In this sweet madness or this glorious sadness it brings me to my knees (Mclachlan). In conclusion, music heard on the radio everyday may hold significant meaning to one’s identity. Burke’s dramatistic pentad thoroughly justified many of the key aspects within this song. These include losing and regaining faith, grasping a hold on a true meaning of life, and understanding a value of persuasion. This song gives me a sense of security whenever I hear it, and in my opinion, there are angels among us.

References Adler, M. F. (1982). The angels among us. (p. 11).

NY: Macmillan. Alloy, A. B. (1996). Abnormal ~psychology. (7th ed).

(p. 233). NY: McGraw-Hill. Nichols, G. O. (1908).

A book of angels. (p. 227). NY: Longmans, Green, and CO. Reinard, J.

C. (1998). Introduction to communication research (2nd ed). (p. 177). Boston, MA: McGraw-Hill.

Lane, Anthony. (1996). The unseen world. (pp. 2,3). Grand Rapids, MI: Paternoster Press.

Mclachlan, Sarah. (1998). Angel. “Angel” You spend all your time waiting For that second chance Or a break that would make it okay There’s always some reason To feel good enough And it’s hard at the end of the day I need some distraction Or a beautiful release Memories seep from my veins They may be empty Or their weightless and maybe I’ll find some peace tonight In the arms of the angel Fly away from here From this dark cold hotel room And the air is less that you feel You are part from the wreckage Of your silent reverie You’re in the arms of the angel May you find, some comfort here. So tired of the straight line That everywhere you turn There’s vultures and thieves at your back Storm keeps on twisting Keep on building the lies That make up for all that you lack It don’t make no difference Escaping one last time It’s easier to believe In this sweet madness Or this glorious sadness It brings me to my knees IN the arms of the angel Fly away from here From this dark cold hotel room And the air is less than you feel You are part from the wreckage Of your silent reverie You’re in the arms of the angel May you find, some comfort here You’re in the arms of the angel May you find, some comfort here Bibliography References Adler, M. F. (1982).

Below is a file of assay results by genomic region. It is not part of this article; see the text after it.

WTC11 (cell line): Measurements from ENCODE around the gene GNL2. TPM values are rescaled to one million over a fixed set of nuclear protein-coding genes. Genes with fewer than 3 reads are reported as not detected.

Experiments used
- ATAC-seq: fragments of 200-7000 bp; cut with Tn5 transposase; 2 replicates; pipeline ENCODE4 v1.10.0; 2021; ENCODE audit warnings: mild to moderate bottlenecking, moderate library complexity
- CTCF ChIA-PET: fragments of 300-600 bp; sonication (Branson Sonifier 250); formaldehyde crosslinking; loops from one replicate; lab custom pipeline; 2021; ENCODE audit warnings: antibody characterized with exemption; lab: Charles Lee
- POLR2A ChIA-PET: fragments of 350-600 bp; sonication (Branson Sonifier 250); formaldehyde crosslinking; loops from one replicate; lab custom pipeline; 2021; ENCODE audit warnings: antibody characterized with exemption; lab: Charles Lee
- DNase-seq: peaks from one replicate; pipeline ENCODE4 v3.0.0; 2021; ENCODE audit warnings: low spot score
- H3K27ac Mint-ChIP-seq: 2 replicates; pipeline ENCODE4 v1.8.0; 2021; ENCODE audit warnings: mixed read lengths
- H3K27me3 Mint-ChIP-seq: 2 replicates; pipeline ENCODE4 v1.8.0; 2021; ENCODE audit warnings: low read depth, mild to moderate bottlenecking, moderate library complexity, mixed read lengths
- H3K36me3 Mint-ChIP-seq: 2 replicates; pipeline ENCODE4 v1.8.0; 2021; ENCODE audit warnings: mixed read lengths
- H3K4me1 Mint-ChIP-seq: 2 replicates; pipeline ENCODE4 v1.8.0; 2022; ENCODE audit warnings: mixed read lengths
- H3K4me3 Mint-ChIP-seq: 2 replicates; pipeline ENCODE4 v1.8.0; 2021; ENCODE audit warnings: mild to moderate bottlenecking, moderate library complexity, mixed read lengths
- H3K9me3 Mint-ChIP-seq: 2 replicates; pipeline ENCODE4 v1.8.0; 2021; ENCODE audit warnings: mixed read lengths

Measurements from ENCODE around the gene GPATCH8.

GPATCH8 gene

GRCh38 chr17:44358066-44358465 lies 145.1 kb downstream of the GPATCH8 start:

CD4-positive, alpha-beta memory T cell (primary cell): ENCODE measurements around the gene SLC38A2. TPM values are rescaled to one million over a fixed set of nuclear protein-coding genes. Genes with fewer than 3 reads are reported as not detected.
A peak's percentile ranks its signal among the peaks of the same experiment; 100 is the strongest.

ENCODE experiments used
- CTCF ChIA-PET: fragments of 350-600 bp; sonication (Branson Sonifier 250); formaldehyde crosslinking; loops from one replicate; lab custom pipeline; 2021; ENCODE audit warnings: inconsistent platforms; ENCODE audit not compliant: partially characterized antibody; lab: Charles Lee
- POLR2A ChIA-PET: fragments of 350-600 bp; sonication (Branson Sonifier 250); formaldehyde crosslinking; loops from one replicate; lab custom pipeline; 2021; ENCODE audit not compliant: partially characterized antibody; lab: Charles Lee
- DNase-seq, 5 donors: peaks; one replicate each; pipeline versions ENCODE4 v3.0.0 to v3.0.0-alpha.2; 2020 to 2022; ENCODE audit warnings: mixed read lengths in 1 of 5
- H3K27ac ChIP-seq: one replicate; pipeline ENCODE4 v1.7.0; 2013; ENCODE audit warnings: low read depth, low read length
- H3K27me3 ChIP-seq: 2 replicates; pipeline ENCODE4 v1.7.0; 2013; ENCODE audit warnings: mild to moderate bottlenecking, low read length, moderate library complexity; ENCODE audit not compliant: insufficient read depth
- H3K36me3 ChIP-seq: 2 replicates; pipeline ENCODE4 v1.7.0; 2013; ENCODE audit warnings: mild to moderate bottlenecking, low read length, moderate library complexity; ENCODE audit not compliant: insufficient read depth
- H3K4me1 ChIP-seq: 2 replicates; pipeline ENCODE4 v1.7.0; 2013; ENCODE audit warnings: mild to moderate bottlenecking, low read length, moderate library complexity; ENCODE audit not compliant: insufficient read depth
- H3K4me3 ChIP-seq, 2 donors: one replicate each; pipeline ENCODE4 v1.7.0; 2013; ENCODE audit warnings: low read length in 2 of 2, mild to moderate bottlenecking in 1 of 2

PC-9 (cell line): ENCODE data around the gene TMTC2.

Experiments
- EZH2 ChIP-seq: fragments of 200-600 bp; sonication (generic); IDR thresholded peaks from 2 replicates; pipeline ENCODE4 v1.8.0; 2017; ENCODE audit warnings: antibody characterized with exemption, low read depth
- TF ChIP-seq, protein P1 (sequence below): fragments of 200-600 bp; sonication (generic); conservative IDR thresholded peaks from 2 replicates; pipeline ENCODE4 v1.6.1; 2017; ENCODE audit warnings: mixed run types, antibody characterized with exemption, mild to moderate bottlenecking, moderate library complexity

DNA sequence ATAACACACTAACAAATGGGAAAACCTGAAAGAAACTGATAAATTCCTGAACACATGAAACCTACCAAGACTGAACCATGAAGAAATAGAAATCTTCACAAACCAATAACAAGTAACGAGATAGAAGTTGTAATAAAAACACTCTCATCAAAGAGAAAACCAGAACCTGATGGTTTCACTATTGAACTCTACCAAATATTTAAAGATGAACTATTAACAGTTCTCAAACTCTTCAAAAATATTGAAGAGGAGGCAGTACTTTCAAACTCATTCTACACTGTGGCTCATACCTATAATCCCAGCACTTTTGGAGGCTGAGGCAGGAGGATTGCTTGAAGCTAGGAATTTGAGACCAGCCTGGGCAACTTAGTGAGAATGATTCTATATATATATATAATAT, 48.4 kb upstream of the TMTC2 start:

The angels among us. (p. 11). NY: Macmillan. Alloy, A.

B. (1996). Abnormal ~psychology. (7th ed). (p.

233). NY: McGraw-Hill. Nichols, G. O. (1908). A book of angels.

(p. 227). NY: Longmans, Green, and CO. Reinard, J. C. (1998). Introduction to communication research (2nd ed).

(p. 177). Boston, MA: McGraw-Hill. Lane, Anthony. (1996).

The unseen world. (pp. 2,3). Grand Rapids, MI: Paternoster Press. Mclachlan, Sarah. (1998).

Angel. “Angel” You spend all your time waiting For that second chance Or a break that would make it okay There’s always some reason To feel good enough And it’s hard at the end of the day I need some distraction Or a beautiful release Memories seep from my veins They may be empty Or their weightless and maybe I’ll find some peace tonight In the arms of the angel Fly away from here From this dark cold hotel room And the air is less that you feel You are part from the wreckage Of your silent reverie You’re in the arms of the angel May you find, some comfort here. So tired of the straight line That everywhere you turn There’s vultures and thieves at your back Storm keeps on twisting Keep on building the lies That make up for all that you lack It don’t make no difference Escaping one last time It’s easier to believe In this sweet madness Or this glorious sadness It brings me to my knees IN the arms of the angel Fly away from here From this dark cold hotel room And the air is less than you feel You are part from the wreckage Of your silent reverie You’re in the arms of the angel May you find, some comfort here You’re in the arms of the angel May you find, some comfort here Poetry and Poets.